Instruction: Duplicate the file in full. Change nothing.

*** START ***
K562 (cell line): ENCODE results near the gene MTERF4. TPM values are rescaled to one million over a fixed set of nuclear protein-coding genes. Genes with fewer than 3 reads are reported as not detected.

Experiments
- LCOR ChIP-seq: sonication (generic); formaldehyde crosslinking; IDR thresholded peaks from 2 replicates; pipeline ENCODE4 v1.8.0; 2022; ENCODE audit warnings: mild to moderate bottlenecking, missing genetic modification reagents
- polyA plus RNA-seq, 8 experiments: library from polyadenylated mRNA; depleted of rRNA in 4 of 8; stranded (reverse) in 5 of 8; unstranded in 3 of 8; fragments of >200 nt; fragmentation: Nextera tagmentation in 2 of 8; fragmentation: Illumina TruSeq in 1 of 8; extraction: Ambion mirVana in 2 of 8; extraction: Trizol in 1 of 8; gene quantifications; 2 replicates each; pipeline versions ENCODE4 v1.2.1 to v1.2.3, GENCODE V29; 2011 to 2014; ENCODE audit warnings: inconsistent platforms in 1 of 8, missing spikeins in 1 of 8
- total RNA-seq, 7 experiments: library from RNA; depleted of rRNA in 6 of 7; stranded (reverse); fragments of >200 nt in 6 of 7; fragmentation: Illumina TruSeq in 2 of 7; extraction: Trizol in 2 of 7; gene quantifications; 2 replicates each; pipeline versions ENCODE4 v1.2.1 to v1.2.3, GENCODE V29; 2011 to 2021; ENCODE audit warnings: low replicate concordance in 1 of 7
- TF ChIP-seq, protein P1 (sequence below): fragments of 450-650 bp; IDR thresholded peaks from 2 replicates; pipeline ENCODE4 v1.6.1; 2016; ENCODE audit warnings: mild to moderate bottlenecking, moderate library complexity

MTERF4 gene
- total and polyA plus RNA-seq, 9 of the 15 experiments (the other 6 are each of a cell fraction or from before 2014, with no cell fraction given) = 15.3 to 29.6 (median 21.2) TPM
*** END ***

K562 (cell line): ENCODE results near the gene MTERF4. TPM values are rescaled to one million over a fixed set of nuclear protein-coding genes. Genes with fewer than 3 reads are reported as not detected.

Experiments
- LCOR ChIP-seq: sonication (generic); formaldehyde crosslinking; IDR thresholded peaks from 2 replicates; pipeline ENCODE4 v1.8.0; 2022; ENCODE audit warnings: mild to moderate bottlenecking, missing genetic modification reagents
- polyA plus RNA-seq, 8 experiments: library from polyadenylated mRNA; depleted of rRNA in 4 of 8; stranded (reverse) in 5 of 8; unstranded in 3 of 8; fragments of >200 nt; fragmentation: Nextera tagmentation in 2 of 8; fragmentation: Illumina TruSeq in 1 of 8; extraction: Ambion mirVana in 2 of 8; extraction: Trizol in 1 of 8; gene quantifications; 2 replicates each; pipeline versions ENCODE4 v1.2.1 to v1.2.3, GENCODE V29; 2011 to 2014; ENCODE audit warnings: inconsistent platforms in 1 of 8, missing spikeins in 1 of 8
- total RNA-seq, 7 experiments: library from RNA; depleted of rRNA in 6 of 7; stranded (reverse); fragments of >200 nt in 6 of 7; fragmentation: Illumina TruSeq in 2 of 7; extraction: Trizol in 2 of 7; gene quantifications; 2 replicates each; pipeline versions ENCODE4 v1.2.1 to v1.2.3, GENCODE V29; 2011 to 2021; ENCODE audit warnings: low replicate concordance in 1 of 7
- TF ChIP-seq, protein P1 (sequence below): fragments of 450-650 bp; IDR thresholded peaks from 2 replicates; pipeline ENCODE4 v1.6.1; 2016; ENCODE audit warnings: mild to moderate bottlenecking, moderate library complexity

MTERF4 gene
- total and polyA plus RNA-seq, 9 of the 15 experiments (the other 6 are each of a cell fraction or from before 2014, with no cell fraction given) = 15.3 to 29.6 (median 21.2) TPM